Polish police arrest 25 people after attacks on first LGBT march

A photo posted on social media of police arresting an anti-LGBT protester
A photo posted on social media of police arresting an anti-LGBT protester Copyright REUTERS/Magda Bogdanowicz
By Caroline MortimerReuters
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Police in Bialystok have arrested 25 men after videos on social media showed attacks on LGBT activists taking part in the city's first Pride parade


Police have arrested 25 people in eastern Poland after homophobic attacks on a city’s first equality march.

Videos posted on social media showed show men attacking several males and one female LGBT activists taking part in the Pride march in the city of Bialystok on Saturday.

Addressing the attacks, interior minister Elzbieta Witek said “Officers ensure security regardless of the ideas, values and beliefs proclaimed by citizens.

Read more: Poland's ruling party picks LGBT rights as election battlefront

“Any person who breaks the law (...) should know they can be held responsible.”

It comes after LGBT rights have become an increasing issue in Poland ahead of the general election which is expected to take place in October.

The ruling Law and Justice (PiS) party has depicted LGBT campaigners as a threat to traditional Polish values.

Actvists marching during Bialystok Pride in PolandREUTERS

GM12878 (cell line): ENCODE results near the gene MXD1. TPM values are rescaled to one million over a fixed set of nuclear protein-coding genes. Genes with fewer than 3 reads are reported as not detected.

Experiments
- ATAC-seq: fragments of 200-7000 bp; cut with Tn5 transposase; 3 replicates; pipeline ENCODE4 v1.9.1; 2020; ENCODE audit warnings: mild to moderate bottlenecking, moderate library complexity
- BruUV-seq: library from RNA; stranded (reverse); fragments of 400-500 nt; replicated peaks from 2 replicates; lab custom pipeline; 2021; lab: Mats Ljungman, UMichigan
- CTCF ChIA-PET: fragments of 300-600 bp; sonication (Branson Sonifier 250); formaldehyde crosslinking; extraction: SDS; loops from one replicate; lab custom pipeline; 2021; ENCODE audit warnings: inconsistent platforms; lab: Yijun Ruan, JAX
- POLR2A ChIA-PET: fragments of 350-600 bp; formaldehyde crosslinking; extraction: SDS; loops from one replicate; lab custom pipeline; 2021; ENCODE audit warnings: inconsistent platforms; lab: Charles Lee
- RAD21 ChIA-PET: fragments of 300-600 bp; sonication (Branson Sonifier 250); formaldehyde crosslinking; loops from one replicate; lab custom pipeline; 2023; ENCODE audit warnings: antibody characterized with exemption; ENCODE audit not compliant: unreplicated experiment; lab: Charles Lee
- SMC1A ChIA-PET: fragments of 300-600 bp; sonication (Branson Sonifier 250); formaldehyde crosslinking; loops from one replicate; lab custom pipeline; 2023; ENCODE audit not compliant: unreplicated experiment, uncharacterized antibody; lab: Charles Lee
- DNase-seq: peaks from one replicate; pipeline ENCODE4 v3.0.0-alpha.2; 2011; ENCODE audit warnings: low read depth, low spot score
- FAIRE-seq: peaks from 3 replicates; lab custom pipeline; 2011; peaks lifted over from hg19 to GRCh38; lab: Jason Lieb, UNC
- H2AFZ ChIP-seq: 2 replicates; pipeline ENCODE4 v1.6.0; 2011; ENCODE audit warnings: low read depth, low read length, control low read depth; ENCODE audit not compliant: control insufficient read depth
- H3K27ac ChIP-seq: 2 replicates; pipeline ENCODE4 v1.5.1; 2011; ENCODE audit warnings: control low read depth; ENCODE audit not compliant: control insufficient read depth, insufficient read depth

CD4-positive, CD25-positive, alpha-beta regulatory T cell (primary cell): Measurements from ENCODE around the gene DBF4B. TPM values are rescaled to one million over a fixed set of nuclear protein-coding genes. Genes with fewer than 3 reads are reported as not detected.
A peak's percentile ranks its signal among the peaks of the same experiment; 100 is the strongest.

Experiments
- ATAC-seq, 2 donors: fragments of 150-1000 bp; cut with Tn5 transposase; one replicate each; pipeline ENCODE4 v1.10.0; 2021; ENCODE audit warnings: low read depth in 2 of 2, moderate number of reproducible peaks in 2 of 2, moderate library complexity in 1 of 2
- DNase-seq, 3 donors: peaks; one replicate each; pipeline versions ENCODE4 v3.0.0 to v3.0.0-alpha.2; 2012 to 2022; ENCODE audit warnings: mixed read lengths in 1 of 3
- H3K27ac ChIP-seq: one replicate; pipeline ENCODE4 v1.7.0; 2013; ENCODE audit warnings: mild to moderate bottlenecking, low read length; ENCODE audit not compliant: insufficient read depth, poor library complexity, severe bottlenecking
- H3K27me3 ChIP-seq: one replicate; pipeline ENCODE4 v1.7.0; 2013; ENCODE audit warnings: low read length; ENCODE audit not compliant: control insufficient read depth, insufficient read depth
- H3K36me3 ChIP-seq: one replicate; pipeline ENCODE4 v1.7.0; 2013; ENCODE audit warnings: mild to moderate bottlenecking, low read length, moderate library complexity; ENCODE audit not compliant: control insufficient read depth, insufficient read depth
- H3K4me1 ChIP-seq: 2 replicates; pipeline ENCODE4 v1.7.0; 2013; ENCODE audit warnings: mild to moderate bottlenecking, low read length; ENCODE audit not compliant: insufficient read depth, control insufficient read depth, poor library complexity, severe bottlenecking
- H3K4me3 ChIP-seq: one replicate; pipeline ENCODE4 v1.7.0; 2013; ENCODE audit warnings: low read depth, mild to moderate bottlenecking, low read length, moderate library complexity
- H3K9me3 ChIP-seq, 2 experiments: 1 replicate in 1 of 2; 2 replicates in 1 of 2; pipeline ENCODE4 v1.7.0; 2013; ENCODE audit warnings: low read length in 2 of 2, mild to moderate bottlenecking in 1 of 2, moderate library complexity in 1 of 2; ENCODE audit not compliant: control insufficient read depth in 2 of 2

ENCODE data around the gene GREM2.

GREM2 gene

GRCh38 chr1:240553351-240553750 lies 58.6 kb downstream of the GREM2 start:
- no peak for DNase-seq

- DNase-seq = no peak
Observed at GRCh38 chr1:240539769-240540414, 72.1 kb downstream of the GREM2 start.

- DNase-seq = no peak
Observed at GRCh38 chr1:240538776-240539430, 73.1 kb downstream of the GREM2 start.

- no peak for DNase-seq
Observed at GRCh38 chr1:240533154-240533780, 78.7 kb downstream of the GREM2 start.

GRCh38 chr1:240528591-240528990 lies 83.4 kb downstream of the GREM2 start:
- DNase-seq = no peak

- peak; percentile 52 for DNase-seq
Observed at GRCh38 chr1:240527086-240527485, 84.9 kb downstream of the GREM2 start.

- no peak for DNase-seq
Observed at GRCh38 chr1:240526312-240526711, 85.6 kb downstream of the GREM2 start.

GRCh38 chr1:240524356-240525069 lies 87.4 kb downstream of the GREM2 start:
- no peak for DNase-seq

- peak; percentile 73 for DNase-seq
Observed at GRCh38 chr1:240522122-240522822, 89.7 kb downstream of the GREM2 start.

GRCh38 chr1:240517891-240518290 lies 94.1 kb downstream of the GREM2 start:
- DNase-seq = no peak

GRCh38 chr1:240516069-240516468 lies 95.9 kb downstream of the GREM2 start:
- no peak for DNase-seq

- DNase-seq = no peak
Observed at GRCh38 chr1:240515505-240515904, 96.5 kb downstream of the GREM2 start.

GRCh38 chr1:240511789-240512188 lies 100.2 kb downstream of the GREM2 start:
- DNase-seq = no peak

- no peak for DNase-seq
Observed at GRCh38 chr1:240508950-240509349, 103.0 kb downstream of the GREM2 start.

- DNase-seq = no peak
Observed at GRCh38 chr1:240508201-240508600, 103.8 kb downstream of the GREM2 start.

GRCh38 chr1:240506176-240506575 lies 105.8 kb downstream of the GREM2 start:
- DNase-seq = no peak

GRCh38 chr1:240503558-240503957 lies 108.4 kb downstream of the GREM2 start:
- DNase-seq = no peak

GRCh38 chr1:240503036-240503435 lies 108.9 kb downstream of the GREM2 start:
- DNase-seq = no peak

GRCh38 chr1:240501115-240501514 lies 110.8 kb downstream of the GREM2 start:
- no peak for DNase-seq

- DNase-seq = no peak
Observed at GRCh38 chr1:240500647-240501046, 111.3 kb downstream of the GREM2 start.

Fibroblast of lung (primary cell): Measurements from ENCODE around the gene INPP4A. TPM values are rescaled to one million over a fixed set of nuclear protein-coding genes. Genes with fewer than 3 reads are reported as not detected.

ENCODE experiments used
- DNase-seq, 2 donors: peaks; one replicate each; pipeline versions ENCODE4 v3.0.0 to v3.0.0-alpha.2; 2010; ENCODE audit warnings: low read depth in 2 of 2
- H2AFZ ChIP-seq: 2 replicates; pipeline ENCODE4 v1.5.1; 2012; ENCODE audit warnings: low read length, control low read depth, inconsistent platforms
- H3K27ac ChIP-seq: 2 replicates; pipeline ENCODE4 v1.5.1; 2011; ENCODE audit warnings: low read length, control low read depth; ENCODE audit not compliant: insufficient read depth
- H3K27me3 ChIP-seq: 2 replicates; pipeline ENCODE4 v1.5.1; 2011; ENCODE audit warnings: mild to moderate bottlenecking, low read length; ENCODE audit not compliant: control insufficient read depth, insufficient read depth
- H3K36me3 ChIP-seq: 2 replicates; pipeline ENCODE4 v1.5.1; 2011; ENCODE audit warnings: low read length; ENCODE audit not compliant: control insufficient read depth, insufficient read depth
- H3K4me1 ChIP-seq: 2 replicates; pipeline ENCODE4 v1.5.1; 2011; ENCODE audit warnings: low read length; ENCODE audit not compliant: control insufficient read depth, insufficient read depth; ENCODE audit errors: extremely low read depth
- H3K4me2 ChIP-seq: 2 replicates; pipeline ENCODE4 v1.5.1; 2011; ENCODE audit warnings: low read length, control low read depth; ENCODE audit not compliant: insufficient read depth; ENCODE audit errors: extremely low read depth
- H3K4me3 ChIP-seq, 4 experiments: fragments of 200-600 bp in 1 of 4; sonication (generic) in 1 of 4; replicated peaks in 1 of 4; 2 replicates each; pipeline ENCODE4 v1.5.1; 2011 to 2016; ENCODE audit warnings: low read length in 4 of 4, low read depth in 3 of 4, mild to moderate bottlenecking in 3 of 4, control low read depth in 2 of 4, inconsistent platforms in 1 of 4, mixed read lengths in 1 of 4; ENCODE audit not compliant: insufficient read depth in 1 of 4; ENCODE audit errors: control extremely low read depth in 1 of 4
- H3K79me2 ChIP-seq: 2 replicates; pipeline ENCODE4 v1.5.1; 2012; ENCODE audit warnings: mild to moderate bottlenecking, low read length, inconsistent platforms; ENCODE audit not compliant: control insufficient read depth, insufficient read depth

This year, at a political rally before European Parliament elections, PiS leader Jaroslaw Kaczynski urged Poles to vote for what he called "the only party that gives a 100% guarantee that our values will be protected".

He said LGBT rights constitute foreign values that pose "a real threat to our identity, to our nation".

Some observers see parallels with the party's 2015 campaign, when it deployed anti-immigrant rhetoric.

Read more: LGBT rights in Europe: Some countries 'moving backwards on equality for first time in a decade'

The party, which has a staunchly Catholic base, has also tried to roll back on women’s rights. In 2016 legislators introduced a bill which would ban abortion in all circumstances even in cases of rape, incest or when the mother’s life was in danger but were forced to back down following protests.

PiS took power in 2015 and remains popular thanks to generous welfare payouts, low unemployment and its nationalist rhetoric.

A newspaper supporting PiS was criticised in recent days by the U.S. and British embassies for its plan to put an "LGBT-free zone" sticker on one of its editions.

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